Imagine you are working on a space shooter and need to draw a fleet of starships. You have a ship model and need to render it several times to give the impression of a large fleet. Each individual ship is just an instance of the master ship, rotated and translated to a point in space.
As your first option, you could try to individually transform each vertex in the ship. You would need to implement rotation and translation matrices, and then manually apply them to the geometry. Although this task would not be very complex, it is hard to get the code right, especially if you plan to do transform chains. Luckily, OpenGL does this for you, so you can concentrate on other, more rewarding tasks. Transforms in OpenGL are really simple to use yet extremely powerful and flexible.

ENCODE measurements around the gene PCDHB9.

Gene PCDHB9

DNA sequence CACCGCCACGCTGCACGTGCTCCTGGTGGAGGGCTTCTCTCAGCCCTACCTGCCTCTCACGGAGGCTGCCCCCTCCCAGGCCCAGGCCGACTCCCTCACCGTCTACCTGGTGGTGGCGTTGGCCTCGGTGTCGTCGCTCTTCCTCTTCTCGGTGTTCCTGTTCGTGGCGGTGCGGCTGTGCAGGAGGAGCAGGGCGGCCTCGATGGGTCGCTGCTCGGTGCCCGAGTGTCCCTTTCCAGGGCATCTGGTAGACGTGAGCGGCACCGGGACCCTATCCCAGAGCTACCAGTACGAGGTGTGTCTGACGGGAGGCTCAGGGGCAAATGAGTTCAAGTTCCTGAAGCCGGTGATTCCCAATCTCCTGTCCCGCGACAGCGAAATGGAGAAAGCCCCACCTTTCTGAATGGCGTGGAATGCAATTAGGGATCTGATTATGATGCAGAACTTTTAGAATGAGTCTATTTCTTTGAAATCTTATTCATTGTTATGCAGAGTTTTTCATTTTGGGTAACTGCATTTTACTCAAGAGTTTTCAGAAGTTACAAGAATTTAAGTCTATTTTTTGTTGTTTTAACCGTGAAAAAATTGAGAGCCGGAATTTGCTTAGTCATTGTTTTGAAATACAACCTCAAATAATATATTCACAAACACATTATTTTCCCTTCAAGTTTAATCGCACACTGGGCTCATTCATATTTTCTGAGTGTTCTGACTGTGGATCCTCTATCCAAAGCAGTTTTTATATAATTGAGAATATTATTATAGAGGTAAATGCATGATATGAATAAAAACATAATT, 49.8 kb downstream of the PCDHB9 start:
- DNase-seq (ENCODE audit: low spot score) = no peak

The key concept you must understand is that during the geometry processing, OpenGL applies several matrices to the incoming data. Data is initially transformed by a first matrix, which specifies model coordinates. This is called the modelview matrix and is used to perform object-level transforms such as in the previous starship example. To place each ship in its real location, we will specify a different modelview matrix for each one, so geometry is affected by that change as it crosses the pipeline.
A second matrix is used to specify how transformed (that is, affected by the modelview matrix) geometry is mapped to the screen. This is the projection matrix and is used to achieve perspective effects as well as complex camera lens deformations. If we change the projection matrix prior to sending a geometry block to OpenGL, the said geometry will be projected accordingly.
The last matrix we can modify is the texture matrix. This matrix is applied to texture coordinates right before rasterization. Thus, by applying a nonstandard texture matrix we can get animated texture effects: rotations, zooms, and so on.